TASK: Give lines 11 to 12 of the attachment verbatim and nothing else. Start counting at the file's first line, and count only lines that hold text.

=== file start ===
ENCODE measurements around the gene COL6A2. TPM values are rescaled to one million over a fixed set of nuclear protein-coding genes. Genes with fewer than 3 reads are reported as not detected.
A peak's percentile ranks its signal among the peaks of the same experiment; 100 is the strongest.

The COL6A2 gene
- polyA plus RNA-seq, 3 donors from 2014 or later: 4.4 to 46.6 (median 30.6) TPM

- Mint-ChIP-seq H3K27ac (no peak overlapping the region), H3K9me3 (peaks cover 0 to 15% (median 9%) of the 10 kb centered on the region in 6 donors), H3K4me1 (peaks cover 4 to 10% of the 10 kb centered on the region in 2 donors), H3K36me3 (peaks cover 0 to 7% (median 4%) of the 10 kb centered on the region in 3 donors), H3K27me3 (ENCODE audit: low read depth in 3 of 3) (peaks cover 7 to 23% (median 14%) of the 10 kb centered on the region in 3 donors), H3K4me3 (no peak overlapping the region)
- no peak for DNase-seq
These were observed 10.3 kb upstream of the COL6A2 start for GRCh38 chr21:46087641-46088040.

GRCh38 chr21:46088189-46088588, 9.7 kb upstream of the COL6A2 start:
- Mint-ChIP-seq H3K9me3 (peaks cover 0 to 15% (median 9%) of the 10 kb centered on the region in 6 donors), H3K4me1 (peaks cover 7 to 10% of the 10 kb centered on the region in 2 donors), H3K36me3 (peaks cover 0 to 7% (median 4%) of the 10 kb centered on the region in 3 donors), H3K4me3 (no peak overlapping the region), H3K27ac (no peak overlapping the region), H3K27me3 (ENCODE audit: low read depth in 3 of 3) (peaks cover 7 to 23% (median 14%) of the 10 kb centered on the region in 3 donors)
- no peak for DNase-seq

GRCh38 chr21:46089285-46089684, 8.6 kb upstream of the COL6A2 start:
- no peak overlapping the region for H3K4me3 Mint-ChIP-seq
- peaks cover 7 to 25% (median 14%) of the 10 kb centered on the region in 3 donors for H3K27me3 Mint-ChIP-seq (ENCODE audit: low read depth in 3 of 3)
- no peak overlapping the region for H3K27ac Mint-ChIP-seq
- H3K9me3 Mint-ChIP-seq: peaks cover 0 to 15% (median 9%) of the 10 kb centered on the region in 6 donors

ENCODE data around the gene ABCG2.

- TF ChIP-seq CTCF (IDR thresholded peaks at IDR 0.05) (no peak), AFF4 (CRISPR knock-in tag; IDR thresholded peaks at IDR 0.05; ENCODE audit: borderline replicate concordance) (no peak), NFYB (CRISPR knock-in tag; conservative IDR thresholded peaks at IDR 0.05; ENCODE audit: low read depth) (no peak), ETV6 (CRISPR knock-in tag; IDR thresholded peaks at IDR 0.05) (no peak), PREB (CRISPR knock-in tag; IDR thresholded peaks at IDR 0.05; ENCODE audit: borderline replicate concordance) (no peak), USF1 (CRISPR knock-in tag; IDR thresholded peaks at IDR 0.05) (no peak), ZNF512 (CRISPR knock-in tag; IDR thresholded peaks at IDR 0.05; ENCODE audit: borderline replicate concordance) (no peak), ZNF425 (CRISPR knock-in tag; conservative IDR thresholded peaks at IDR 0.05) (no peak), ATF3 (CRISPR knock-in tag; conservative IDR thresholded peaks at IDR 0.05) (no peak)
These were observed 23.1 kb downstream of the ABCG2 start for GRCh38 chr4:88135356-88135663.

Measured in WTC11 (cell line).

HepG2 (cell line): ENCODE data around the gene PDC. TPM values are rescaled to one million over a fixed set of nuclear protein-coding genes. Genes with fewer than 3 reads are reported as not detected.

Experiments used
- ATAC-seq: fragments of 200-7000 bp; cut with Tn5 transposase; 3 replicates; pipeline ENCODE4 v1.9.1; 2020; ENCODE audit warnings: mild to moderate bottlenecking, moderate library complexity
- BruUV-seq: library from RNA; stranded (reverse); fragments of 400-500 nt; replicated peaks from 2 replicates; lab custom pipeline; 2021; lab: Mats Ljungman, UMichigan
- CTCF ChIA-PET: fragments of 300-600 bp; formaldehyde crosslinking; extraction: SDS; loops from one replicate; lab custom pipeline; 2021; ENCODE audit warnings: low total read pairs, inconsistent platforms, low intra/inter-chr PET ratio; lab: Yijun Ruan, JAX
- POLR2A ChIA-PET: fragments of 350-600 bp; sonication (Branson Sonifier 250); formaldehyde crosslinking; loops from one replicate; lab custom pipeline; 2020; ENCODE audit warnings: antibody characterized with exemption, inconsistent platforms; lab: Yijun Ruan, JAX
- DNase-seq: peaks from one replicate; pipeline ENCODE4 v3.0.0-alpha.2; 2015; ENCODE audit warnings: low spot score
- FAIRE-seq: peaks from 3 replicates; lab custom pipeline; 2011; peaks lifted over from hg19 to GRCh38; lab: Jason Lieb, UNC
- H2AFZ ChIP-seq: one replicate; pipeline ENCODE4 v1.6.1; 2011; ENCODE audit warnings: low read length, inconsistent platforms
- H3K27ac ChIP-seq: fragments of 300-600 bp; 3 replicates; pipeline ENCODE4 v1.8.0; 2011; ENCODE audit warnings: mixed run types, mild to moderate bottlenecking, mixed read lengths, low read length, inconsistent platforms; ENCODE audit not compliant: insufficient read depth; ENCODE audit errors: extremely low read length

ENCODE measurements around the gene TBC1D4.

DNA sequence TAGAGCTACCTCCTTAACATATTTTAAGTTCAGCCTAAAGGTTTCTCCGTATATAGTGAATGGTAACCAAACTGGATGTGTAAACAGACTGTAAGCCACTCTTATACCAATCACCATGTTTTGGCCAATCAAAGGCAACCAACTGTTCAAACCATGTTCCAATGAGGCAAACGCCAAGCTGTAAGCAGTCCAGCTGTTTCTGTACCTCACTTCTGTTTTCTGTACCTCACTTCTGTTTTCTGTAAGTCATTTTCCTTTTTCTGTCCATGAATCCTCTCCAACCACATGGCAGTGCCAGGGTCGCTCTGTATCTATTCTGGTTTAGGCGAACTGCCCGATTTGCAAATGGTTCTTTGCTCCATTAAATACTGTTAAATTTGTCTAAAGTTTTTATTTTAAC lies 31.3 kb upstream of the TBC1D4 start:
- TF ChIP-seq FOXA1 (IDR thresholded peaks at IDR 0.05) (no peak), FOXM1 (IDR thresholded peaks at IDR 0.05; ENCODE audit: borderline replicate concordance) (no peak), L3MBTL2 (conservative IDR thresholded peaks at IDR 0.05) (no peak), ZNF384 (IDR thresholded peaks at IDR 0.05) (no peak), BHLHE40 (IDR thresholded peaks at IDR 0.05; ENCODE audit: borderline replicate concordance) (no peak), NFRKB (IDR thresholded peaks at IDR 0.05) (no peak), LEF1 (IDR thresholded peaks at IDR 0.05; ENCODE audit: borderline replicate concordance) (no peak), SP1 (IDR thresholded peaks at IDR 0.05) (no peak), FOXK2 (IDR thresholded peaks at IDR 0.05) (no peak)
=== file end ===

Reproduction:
GRCh38 chr21:46089285-46089684, 8.6 kb upstream of the COL6A2 start:
- no peak overlapping the region for H3K4me3 Mint-ChIP-seq